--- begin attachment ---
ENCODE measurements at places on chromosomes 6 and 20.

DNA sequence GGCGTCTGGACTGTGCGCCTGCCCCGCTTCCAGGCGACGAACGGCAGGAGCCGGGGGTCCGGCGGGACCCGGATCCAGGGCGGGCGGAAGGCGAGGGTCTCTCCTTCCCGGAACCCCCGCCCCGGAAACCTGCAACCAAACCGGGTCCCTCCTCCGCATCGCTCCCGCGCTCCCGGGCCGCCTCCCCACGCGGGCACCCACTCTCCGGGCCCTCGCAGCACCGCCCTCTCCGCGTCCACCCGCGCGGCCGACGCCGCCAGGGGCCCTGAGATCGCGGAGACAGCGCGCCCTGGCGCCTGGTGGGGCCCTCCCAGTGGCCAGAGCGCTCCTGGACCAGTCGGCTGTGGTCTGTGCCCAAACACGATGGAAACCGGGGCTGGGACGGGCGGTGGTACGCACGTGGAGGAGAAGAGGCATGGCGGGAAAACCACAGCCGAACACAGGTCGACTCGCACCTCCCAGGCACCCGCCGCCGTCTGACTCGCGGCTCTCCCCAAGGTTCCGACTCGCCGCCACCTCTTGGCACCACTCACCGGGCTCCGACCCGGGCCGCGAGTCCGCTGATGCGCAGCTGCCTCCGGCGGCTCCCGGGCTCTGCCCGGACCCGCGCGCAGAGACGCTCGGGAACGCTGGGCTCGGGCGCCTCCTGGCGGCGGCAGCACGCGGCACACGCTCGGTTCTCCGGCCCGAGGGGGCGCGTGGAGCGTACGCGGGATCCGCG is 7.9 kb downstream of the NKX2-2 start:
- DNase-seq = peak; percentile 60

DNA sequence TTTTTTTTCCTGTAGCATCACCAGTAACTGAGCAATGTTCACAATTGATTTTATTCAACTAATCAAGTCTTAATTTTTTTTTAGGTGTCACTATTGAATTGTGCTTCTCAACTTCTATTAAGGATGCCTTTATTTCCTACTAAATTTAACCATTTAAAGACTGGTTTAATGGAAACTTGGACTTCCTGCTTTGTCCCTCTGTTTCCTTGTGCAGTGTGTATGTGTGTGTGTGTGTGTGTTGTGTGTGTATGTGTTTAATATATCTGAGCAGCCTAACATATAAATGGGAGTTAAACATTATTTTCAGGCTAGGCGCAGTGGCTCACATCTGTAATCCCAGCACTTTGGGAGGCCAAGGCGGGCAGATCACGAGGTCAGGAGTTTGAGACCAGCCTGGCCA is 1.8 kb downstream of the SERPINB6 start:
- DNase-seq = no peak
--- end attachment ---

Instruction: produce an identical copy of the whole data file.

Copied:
ENCODE measurements at places on chromosomes 6 and 20.

DNA sequence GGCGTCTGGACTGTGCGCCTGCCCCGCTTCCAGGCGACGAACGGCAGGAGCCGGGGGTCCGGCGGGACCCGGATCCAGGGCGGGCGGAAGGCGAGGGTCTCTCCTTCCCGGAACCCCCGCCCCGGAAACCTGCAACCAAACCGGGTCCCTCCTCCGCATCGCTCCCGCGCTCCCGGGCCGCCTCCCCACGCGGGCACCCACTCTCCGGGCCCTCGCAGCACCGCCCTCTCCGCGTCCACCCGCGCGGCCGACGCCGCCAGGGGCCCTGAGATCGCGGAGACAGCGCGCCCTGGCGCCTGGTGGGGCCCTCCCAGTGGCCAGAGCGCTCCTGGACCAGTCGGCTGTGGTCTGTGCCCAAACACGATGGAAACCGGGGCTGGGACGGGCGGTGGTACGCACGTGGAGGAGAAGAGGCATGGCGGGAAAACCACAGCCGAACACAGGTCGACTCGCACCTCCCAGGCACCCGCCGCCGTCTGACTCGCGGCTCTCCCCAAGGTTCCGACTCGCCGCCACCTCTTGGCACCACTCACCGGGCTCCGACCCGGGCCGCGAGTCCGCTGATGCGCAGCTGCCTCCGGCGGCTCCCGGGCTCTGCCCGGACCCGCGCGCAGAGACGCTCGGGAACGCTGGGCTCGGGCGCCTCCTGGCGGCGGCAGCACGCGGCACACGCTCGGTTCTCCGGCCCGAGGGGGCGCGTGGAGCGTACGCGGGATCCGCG is 7.9 kb downstream of the NKX2-2 start:
- DNase-seq = peak; percentile 60

DNA sequence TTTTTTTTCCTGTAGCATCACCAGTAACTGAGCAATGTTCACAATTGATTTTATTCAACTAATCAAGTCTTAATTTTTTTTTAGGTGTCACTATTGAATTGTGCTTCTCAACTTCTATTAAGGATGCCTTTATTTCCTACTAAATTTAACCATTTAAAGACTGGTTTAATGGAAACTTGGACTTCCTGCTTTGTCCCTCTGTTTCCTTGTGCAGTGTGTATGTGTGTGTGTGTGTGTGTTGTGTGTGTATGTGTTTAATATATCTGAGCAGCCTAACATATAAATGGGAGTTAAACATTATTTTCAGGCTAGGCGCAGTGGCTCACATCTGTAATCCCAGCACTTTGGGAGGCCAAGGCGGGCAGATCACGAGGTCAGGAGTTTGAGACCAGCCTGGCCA is 1.8 kb downstream of the SERPINB6 start:
- DNase-seq = no peak